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Brian Flores
Brian Flores
Articles (126)  | Author's Website |

Can You Disagree With Yourself?

Balancing between humility and arrogance is hard to do but necessary

August 02, 2016 | About:

One of the most important tools that we can have as investors is the ability to challenge our own ideas and conclusions. We live in an ever-changing world and to think that our conclusions should be excluded from this phenomenon is a little naïve.

One of Charlie Munger (Trades, Portfolio)'s most celebrated and recommended books is "Influence: The Psychology of Persuasion" by Robert Cialdini. While the book covers and expands on six biases, I want to touch on one of the hardest to deal with from the list: consistency bias.

Consistency bias is the psychological tendency that we have to avoid disconfirming evidence to what we have already said or done. To avoid mental fatigue and the pain of admitting our errors, we stick to our arguments in spite of information that could (and should) affect that conclusion. The hard part of dealing with this is the humility to accept that one could be wrong and to keep the ego at bay, which generally loves to have it right all the time.

Naturally, as the exposure of any given person becomes greater, the commitment to one's views becomes even stronger. One great example of consistency bias is Bill Ackman (Trades, Portfolio) and Valeant (VRX). In spite of new financial information arriving, the stock price reacting to that information and a big controversy emerging, my hypothesis is that Ackman fell victim to his own previous success and comments. This is proof that we are all prone to error and that even extremely bright people can suffer from this bias.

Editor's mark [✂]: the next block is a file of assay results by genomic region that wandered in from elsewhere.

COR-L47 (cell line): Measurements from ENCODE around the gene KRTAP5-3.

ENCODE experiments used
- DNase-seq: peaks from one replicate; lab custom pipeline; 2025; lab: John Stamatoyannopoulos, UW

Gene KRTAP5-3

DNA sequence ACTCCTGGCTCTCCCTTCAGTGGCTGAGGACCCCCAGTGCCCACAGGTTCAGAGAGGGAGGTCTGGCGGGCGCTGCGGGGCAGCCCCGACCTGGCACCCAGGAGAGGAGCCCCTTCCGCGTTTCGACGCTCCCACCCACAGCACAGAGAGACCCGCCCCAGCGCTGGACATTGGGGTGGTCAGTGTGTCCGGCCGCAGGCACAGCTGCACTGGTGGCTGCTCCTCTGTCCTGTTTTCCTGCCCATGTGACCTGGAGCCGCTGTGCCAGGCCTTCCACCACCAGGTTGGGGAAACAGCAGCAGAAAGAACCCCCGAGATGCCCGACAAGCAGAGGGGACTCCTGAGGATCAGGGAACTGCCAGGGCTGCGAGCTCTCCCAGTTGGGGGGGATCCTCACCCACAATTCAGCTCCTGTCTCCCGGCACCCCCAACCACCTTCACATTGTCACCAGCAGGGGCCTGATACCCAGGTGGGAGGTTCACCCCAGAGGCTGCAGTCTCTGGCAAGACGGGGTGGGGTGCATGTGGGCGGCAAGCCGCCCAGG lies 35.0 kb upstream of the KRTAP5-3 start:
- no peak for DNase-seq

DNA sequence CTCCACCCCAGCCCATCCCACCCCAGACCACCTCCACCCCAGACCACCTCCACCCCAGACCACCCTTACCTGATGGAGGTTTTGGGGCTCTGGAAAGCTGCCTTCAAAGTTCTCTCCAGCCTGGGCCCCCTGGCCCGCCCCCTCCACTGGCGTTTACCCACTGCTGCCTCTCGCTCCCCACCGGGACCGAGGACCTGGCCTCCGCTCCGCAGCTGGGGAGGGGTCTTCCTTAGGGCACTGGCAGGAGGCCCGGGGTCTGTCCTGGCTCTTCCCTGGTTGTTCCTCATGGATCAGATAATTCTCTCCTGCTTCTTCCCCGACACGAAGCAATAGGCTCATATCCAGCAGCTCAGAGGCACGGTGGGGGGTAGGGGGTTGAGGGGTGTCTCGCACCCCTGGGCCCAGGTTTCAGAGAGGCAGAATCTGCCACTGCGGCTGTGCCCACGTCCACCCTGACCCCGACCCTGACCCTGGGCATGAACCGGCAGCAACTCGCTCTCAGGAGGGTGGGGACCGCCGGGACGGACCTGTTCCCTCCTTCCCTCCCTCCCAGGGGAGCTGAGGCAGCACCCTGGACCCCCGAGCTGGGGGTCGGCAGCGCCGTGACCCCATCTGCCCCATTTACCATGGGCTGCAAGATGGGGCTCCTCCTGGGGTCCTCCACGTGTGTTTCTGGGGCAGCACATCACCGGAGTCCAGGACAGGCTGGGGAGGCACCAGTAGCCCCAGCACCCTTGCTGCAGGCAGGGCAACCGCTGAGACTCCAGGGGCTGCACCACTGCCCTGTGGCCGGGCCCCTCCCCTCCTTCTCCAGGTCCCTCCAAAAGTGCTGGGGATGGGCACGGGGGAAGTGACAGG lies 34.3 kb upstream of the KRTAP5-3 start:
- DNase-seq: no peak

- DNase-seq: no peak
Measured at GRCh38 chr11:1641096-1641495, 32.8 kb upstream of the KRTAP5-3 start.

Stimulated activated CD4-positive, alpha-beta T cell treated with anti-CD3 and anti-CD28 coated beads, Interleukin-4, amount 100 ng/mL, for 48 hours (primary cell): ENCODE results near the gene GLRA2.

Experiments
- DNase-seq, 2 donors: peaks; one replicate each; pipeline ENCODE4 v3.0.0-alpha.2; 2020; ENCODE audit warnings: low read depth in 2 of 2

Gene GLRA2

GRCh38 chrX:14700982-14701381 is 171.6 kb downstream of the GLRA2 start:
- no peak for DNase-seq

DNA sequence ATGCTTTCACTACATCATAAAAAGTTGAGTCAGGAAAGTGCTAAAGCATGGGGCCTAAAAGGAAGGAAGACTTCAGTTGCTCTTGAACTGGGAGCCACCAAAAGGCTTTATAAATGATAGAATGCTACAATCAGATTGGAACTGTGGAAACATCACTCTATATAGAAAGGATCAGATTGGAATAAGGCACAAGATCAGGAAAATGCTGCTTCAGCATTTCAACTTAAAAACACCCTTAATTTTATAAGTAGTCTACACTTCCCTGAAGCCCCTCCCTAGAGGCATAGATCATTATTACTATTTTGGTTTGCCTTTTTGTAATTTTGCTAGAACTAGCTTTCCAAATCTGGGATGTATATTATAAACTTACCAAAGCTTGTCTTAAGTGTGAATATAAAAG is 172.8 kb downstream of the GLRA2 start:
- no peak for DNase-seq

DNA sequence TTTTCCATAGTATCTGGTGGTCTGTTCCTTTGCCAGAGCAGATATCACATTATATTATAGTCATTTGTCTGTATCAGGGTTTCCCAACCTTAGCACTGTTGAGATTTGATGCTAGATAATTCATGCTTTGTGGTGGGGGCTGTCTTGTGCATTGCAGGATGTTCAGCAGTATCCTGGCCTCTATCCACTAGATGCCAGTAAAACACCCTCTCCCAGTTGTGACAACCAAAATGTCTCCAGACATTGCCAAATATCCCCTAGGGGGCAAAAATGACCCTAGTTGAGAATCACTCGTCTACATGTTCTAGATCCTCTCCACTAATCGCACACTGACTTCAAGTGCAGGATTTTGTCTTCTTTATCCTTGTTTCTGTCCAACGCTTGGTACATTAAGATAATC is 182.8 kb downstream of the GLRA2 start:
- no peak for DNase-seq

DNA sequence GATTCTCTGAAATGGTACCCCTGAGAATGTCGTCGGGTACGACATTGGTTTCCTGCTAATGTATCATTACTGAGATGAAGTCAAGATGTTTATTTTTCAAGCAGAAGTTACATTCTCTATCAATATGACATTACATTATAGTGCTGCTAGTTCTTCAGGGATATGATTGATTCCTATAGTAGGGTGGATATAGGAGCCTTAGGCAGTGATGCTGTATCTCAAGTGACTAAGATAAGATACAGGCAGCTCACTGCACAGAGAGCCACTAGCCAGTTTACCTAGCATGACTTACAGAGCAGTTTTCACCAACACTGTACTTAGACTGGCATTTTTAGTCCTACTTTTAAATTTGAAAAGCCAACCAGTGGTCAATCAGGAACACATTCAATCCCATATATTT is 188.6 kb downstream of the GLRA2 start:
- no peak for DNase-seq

Seth Klarman (Trades, Portfolio) has previously mentioned that being an investor implies an interesting paradox. On one hand, we need to have a certain degree of arrogance to say, whether buying or selling, that the other side of the trade is wrong, and we are going to make some money based on our idea. However, on the other hand we need to have a strong degree of humility to say "I could be wrong" and the other side of the trade might know something we don't. Provided that investing is a zero-sum game, this paradox will be forever relevant.

In his book, Cialdini recommends that for us to reduce the consistency bias effects, we should recognize when we are being forced into decisions that we would not or do not want to make. While the author recognizes that this is not easy to do, it helps us realize we are in an uncomfortable place. When we acknowledge this uncomfortable place, the best thing to do is to step back and ponder the pros and cons rationally. Going back to the Valeant case, there was a great deal of information that needed to be incorporated to update the investment thesis that was just overlooked to save some face in public. To his credit, Ackman has publicly recognized he made a mistake investing in Valeant.

Cialdini's analysis and Klarman's statement about the balance between arrogance and humility suggest we should be less prone to blinding ourselves by optimism or pesimism.

What do you think?

Disclosure: I currently have no positions in VRX nor intent to do so.

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About the author:

Brian Flores
"I constantly see people rise in life who are not the smartest, sometimes not even the most diligent, but they are learning machines. They go to bed every night a little wiser than they were when they got up and boy does that help, particularly when you have a long run ahead of you." - Charlie Munger

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